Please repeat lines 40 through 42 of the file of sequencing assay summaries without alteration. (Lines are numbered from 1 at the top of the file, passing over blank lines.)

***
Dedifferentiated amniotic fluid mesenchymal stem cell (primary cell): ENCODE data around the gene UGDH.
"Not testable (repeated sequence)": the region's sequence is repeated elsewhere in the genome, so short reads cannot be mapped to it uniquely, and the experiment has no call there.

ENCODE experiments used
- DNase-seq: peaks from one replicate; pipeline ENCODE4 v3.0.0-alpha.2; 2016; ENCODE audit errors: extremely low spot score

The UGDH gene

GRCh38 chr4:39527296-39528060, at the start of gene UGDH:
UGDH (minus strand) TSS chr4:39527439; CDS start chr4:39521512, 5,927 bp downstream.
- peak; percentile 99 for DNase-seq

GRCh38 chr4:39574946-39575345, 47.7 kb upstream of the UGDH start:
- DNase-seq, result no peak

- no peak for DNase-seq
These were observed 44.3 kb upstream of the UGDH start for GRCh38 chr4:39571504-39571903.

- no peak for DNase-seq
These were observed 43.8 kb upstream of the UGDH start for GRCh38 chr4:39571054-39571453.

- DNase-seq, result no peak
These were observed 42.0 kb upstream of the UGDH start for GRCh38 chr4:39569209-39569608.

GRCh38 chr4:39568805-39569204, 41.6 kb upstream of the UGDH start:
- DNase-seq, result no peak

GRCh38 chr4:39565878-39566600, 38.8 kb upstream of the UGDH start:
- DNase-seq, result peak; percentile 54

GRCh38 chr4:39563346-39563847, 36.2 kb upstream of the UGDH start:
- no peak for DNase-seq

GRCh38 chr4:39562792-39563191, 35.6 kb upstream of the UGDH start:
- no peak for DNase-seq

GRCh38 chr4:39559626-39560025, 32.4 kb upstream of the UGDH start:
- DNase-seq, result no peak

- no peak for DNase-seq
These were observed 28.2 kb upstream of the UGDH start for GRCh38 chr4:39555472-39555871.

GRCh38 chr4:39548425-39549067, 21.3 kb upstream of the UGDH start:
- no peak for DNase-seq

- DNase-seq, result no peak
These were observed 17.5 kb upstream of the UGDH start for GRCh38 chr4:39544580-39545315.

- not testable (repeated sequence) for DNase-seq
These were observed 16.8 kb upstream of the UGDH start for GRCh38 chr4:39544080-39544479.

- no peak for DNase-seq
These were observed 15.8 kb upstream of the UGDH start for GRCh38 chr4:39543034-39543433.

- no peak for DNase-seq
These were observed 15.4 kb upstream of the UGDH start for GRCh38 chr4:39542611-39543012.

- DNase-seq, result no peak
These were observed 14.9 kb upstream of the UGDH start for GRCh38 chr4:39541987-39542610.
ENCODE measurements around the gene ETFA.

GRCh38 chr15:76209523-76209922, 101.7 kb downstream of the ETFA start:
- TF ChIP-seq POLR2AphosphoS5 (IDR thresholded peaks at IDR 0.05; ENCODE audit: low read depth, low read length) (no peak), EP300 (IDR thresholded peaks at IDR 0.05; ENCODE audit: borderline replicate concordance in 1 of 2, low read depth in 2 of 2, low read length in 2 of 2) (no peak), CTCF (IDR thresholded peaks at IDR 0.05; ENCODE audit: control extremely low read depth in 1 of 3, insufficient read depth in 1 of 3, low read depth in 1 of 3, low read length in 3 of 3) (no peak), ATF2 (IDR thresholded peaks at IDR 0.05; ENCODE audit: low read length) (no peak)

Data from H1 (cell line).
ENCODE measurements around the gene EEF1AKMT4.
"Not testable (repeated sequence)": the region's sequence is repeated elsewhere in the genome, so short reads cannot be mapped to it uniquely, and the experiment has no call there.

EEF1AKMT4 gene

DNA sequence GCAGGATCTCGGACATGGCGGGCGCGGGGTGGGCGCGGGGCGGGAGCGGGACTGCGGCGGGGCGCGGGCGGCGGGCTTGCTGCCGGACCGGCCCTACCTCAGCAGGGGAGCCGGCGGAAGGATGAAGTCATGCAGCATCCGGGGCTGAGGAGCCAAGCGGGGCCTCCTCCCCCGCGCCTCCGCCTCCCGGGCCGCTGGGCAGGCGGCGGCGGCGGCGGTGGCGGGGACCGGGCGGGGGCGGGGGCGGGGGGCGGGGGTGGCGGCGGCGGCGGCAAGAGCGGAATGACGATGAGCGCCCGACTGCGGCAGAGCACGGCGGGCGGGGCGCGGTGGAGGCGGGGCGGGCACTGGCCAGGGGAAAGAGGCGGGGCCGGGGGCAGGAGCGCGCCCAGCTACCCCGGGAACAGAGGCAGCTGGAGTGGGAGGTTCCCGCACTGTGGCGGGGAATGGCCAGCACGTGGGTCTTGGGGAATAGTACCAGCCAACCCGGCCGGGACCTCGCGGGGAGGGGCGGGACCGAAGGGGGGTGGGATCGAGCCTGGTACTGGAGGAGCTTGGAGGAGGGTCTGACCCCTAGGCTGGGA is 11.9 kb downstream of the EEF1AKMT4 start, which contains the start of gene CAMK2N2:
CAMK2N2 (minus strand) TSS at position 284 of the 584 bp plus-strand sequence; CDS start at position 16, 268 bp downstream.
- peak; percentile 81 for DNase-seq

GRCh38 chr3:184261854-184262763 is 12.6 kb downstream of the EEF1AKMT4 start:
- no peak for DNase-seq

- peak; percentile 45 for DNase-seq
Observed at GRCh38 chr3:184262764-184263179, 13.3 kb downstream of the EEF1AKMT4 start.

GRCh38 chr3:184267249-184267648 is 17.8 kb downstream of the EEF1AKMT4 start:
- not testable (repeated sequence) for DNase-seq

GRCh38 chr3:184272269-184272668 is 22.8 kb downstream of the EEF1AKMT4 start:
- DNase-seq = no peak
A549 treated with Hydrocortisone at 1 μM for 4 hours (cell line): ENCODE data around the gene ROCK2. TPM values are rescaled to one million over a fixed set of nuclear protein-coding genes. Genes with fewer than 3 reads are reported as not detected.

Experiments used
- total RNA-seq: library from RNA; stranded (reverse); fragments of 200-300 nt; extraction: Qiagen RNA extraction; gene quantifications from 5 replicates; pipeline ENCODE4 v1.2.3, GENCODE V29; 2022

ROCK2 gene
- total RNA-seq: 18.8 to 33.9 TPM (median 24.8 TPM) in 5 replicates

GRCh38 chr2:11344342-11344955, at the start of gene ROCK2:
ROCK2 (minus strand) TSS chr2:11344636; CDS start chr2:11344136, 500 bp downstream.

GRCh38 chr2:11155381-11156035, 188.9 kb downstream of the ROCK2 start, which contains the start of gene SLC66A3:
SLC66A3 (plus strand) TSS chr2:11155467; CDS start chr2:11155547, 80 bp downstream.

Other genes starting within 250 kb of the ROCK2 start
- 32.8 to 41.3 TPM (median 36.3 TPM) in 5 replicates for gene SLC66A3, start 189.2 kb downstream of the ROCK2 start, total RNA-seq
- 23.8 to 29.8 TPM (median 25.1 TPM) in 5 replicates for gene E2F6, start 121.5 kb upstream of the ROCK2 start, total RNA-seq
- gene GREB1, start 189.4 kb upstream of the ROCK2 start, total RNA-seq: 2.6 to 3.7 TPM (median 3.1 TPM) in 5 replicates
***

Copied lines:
These were observed 14.9 kb upstream of the UGDH start for GRCh38 chr4:39541987-39542610.
ENCODE measurements around the gene ETFA.

GRCh38 chr15:76209523-76209922, 101.7 kb downstream of the ETFA start: